When a Pom acts tired and down in the dumps and all health issues have been ruled out, it may be due to a change in the environment. This can be anything that has disrupted the Pom's normal routine and what he/she considers to be their 'life'. This can be a move to a new house or other element that disrupts a normal schedule. In many cases, this will be a change in the make-up of the dog's 'pack'. Examples are if a family member (human or animal) is no longer in the home, if a new family member has started living in the house or even if a favorite playmate such as a neighbor's dog is no longer available to interact with.
Dogs are emotional creatures and the Pomeranian breed is can become very attached to others. Therefore, if someone or something is no longer there, a Pom may be depressed and missing the relationship. If this is the case, it is important to note that things do often get better with time. Losing another dog or a main caretaker can be exceedingly rough on a dog and there is often a period of mourning. A Pom may whine, have no interest in activities, have a decreased appetite and want to sleep all day.
Time does heal and as days pass by memories will fade somewhat and most dogs eventually return to normal behavior. One thing that can help an unmotivated, lethargic and depressed dog is to introduce a new activity that has never been done before. Whether this is a walk along a river bank, playing in a children's pool outside on a summer's day or a trip to the local pet supply store to choose some new toys, an experience of something novel can perk up a Pom's mood and help him focus on something other than the thing that is making him sad.
While the most common reasons for a Pomeranian acting tired are related to some sort of health problem or a change in the house such as the departure of a family member, there are some instances when a Pom mimics the general mood of his owner or the general vibe of the household. And owners do not need to be outwardly depressed or feeling down. Dogs have an incredible sense of their human's moods and can pick up vibes without any words spoken at all. If there are stressors, health problems or other issues that are causing an owner to feel under the weather, this can eventually cause a dog to react to that with altered behavior.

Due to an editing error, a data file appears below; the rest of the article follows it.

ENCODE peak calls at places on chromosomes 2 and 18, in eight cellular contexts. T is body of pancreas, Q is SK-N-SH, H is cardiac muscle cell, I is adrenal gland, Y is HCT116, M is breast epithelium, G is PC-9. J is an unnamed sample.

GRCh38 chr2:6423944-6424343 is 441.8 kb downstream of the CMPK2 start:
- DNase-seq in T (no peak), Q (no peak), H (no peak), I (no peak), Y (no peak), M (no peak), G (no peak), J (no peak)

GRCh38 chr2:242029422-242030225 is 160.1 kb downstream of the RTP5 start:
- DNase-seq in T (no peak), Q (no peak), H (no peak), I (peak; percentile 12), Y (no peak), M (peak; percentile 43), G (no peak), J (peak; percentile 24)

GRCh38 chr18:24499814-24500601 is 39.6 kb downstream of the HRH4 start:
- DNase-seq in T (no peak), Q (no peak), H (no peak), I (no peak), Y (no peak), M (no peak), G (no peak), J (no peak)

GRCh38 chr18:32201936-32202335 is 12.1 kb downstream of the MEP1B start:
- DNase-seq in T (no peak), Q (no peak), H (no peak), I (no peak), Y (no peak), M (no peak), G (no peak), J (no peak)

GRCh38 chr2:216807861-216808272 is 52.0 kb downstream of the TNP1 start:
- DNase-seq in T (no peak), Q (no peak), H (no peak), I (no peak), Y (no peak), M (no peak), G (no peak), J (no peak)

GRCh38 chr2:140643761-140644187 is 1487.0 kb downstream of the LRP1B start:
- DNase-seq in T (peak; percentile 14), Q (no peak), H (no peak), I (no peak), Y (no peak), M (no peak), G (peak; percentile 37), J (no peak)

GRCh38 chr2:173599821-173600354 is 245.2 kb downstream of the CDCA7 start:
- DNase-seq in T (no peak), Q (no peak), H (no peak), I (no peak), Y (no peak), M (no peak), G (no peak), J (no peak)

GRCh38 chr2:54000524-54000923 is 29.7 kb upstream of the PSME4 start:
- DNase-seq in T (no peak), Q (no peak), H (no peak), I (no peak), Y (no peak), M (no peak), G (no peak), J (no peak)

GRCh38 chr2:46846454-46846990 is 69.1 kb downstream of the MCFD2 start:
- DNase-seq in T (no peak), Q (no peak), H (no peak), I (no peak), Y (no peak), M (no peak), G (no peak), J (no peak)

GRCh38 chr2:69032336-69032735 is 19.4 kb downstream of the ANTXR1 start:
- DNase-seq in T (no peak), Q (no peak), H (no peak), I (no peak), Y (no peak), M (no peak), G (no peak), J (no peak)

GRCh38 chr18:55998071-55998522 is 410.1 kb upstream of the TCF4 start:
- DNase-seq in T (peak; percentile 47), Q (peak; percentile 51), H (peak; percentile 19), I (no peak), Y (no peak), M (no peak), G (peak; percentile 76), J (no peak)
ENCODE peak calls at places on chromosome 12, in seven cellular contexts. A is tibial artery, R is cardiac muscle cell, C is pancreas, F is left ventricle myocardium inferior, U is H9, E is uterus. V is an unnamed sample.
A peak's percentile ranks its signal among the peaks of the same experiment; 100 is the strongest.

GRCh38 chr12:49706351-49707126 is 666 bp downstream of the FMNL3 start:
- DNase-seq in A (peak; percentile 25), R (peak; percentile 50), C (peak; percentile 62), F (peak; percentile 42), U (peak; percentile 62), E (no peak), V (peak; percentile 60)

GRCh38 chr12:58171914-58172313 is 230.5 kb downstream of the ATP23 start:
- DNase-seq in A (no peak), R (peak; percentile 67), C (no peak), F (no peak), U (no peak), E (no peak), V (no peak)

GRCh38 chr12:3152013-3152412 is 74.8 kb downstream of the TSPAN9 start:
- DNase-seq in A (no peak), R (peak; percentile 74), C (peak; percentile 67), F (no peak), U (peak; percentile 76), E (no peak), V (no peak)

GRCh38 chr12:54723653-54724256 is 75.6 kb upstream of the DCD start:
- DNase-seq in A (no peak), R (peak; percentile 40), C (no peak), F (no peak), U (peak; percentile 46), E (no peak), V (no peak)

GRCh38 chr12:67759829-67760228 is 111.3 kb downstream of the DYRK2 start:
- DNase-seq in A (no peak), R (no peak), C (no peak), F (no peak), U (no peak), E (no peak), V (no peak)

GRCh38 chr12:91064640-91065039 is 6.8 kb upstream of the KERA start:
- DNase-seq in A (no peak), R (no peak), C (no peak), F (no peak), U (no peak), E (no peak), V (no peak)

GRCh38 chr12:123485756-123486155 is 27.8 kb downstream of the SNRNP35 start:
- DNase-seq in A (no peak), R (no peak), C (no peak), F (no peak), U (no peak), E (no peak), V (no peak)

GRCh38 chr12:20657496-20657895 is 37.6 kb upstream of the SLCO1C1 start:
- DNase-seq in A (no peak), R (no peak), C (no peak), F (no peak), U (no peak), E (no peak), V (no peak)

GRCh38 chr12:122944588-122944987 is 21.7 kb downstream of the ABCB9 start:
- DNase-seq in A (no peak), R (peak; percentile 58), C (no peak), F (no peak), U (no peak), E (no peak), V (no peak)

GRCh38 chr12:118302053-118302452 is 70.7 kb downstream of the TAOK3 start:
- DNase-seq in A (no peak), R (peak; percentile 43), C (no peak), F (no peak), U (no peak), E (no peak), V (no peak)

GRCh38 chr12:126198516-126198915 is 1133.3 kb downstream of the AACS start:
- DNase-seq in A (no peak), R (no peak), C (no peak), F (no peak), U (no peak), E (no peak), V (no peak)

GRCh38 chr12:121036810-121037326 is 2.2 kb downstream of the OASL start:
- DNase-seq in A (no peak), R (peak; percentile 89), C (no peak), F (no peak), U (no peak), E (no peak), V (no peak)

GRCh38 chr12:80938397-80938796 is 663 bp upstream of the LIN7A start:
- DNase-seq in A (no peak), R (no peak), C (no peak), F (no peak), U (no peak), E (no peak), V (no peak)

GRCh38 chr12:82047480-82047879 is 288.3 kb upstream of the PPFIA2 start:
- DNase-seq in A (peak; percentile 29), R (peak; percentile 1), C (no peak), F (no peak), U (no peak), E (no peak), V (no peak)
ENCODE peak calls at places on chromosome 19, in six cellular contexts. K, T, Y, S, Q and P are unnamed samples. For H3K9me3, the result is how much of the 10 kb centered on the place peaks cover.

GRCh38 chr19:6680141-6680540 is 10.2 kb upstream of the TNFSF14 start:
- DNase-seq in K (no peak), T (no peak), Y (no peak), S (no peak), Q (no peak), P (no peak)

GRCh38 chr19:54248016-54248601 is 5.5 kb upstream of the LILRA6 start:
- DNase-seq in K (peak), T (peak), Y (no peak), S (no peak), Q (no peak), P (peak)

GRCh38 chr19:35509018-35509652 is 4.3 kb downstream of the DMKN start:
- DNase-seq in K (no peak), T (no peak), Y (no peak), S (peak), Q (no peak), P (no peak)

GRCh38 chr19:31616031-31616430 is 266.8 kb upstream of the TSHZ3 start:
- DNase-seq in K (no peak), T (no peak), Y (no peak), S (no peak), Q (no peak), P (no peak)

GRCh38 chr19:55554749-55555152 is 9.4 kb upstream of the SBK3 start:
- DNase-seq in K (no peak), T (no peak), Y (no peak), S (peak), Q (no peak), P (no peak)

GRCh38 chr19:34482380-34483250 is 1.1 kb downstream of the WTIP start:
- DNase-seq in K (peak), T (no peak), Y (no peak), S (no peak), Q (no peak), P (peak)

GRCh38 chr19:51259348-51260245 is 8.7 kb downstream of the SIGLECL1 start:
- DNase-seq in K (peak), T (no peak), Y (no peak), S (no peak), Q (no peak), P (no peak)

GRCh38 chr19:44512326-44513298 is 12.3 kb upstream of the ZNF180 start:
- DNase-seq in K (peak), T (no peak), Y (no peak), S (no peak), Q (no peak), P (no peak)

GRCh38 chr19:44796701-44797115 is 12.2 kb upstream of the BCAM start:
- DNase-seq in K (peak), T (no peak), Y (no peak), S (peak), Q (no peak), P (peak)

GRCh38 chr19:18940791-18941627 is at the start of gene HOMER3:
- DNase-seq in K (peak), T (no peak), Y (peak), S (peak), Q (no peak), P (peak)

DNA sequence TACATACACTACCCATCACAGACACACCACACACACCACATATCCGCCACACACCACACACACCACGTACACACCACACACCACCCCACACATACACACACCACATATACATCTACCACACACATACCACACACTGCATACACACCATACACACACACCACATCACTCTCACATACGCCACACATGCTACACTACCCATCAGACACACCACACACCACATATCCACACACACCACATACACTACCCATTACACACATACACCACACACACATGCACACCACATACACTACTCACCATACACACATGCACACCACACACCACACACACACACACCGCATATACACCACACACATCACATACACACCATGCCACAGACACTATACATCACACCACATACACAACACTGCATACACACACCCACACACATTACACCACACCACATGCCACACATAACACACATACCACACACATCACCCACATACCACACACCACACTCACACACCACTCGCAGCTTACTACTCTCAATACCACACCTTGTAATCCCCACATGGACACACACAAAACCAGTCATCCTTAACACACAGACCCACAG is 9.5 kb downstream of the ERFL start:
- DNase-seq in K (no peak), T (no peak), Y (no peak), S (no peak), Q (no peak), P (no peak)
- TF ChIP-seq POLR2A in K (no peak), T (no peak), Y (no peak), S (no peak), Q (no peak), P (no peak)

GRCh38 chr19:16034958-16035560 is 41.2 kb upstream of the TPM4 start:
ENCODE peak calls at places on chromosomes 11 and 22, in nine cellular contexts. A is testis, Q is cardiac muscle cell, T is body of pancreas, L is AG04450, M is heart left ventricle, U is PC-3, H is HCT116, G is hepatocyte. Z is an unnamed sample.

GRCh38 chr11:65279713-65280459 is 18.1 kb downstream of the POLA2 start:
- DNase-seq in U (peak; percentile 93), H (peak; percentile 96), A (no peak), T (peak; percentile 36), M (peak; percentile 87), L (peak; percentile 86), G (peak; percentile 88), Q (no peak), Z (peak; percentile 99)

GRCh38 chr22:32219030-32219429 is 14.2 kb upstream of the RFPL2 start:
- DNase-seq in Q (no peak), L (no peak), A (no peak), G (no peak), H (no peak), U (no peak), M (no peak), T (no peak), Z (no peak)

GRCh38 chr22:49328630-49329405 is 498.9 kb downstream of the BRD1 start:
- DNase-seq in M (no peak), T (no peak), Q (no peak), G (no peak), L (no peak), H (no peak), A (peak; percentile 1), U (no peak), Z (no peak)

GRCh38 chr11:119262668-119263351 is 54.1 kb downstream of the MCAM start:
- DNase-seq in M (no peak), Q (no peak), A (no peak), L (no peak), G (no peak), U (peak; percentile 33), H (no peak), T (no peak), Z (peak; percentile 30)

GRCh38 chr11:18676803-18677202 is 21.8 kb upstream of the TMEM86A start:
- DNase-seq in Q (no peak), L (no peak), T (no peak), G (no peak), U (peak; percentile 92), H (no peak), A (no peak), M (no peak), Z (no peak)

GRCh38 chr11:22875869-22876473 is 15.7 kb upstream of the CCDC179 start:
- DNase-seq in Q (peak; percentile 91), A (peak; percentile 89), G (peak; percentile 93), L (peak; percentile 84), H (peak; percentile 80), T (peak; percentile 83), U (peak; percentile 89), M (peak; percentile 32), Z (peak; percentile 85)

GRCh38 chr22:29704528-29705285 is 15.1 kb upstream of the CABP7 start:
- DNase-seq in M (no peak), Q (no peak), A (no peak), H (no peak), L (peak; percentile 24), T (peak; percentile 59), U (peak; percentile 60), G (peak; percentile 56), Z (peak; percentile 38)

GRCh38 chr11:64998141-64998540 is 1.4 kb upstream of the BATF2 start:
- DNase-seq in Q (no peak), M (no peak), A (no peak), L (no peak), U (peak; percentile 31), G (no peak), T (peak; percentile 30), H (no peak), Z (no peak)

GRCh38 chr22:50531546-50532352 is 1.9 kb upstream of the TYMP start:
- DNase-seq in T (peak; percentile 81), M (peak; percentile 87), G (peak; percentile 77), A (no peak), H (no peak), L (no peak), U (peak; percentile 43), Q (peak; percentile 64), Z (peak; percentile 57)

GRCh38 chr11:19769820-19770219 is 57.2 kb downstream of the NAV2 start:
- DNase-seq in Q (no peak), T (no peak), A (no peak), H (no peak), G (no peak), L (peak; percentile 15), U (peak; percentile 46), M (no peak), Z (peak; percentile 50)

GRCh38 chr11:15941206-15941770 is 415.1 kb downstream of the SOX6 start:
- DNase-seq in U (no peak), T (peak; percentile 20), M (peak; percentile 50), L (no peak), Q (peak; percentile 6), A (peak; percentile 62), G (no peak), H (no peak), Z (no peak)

Another possibility is if the household is having problems such as lots of arguing or yelling. This can be very upsetting to a dog and the response may be retreating and curling up. In these cases, it can appear to be an issue of being lethargic when in fact the Pomeranian is responding to the turmoil.
Lethargy with Senior Pomeranians
Older Poms will have a gradual slowing down and because this happens progressively owners may not notice until there is a striking difference in resting and sleeping needs compared to the dog's younger self. Due to a lowered metabolism, senior dogs
need fewer calories to fuel the body so there is often a lowered food intake as well. Arthritis may cause the senior dog to have trouble sleeping, which causes him to nap more during the day. With this said, sudden weakness is not a normal part of the aging process. There are many health issues common with older dogs that will cause the dog to be tired. This includes diabetes, arthritis and tooth infection. Far too many seniors are silently suffering and not receiving proper veterinary care because owners pass off lethargy as normal behavior once a dog reaches a certain age.
Any noticeable changes in behavior, eating, exercise tolerance and/or activity levels should be reported to the veterinarian.
Severe Depression and Listlessness
Some dogs can experience a funk that goes beyond acting tired. This will include changes in behavior such as cowering under a bed
and other serious symptoms including a marked decrease in appetite that may even lead to weight loss. If a dog is acting this way it is always vital rule out health issues and look to the household environment to see if any changes can be made.
In very rare cases, canines can be diagnosed with clinical depression. When it is so severe that it interferes with a dog's quality of life, medication intervention may be recommended. Some common medicines that are used to treat this include Paxil, Prozac or Zoloft. Most dogs respond quickly and can be weaned off medication after 6 to 9 months.